Dag Nasty - Dag with Shawn (Cover Artwork)

Dag Nasty

Dag with Shawn (2010)


A little context: Twenty-six years after its recording, 25 years after its subsequent re-recording with Dave Smalley, and nine years after the remaster of the re-recording was released, Shawn Brown fronting Dag Nasty is officially available for your enjoyment. That's a pretty long time for an album to sit on the shelf, and almost an eternity when considering the lifespan of so many hardcore bands. Considering that these songs first saw the light of day on 1986's Can I Say, a record which is considered by many (myself included) to be a cornerstone of melodic hardcore, usurping Dave's singing/yelping approach with Shawn's more aggressive barking delivery might be considered redundant to some. But, let's face it, the lyrics of Can I Say are crucial no matter who is on the mic, and the songs are still fast, catchy, and inspirational. It's just really, really hard to listen to Dag with Shawn without Dag with Dave lingering in your thoughts. As the ancient proverb goes, "If your auntie had balls, she'd be your uncle."

So what's good? The band absolutely tears through "One to Two", which is the last out of the nine songs and made me lose my shit the first time I heard it. The production is missing some of the high end clarity from Can I Say and this is definitely a plus point on this particular song. The vocals are frantic and strained, but the song remains uplifting despite the critical self-analysis of the lyrics. It's all Shawn, no harmonies or gang parts, and the stripped-down feel of the song adds to the overall power. It's a great ender, and a big reason why I usually listen through a few times in one session. That and the songs fly by in around 20 minutes.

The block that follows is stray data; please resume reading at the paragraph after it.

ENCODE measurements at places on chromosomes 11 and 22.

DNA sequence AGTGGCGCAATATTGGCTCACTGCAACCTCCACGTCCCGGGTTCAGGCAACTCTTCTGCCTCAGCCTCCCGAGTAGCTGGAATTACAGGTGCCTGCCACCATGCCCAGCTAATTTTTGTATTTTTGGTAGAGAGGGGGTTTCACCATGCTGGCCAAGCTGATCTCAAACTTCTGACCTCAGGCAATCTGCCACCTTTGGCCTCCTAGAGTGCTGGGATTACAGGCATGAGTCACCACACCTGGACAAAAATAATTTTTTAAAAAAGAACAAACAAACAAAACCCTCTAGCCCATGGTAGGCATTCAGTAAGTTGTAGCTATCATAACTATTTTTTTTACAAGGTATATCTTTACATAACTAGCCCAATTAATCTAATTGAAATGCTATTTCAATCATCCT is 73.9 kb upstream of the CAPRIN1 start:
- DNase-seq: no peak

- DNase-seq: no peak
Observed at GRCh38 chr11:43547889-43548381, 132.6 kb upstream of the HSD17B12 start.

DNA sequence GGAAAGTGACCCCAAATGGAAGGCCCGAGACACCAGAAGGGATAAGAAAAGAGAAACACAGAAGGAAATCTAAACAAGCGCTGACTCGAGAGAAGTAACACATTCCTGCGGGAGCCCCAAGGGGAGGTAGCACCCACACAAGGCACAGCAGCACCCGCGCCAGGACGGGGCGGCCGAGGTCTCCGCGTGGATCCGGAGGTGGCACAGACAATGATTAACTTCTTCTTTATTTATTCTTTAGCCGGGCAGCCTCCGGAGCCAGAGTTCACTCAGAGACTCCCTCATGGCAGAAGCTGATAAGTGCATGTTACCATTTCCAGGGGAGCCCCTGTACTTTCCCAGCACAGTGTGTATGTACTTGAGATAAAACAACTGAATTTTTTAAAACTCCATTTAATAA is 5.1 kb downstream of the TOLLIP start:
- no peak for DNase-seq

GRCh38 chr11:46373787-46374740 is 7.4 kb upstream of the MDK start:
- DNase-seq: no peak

Not so good? "Circles", being a slower melody-driven song on its Can I Say incarnation, loses out by not having more guitar tracks or the amazing backup vocals of the original. It's still a great song, but the pop sensibilities and crafty "whoa-oh"s of the Can I Say version are conspicuous by their absence. It's kind of interesting that the Swiz song "Sorry", which borrows the chorus hook from "Circles", adds in some classy background vocal melodies as well. Punks are smart and their songs are short, so of course they are going to add to and improve them. In the case of Dag, dropping a little hook in here or there was never going to be some kind of blasphemy, considering they were creeping towards writing songs for the radio. Unfortunately, there is bugger all information about the song "Sorry" on the Swiz discography CD inlay.

It seems pretty obvious that the arrival of Dave brought a more melodic consideration to Dag Nasty, both vocally and musically. Dag with Shawn is quality hardcore punk in its own right, but maybe Dag wouldn't be so revered as melodic hardcore pioneers if this was the album that was released in '86. That is the nature of this beast: different vocalist, stripped-down production, but essentially the same songs a bunch of people (like me) have been in love with for a quarter of a century. As a curious stepping-stone on the path to a classic punk album, or a stand-alone new-arsehole-tearing hardcore typhoon, it's well worth your money.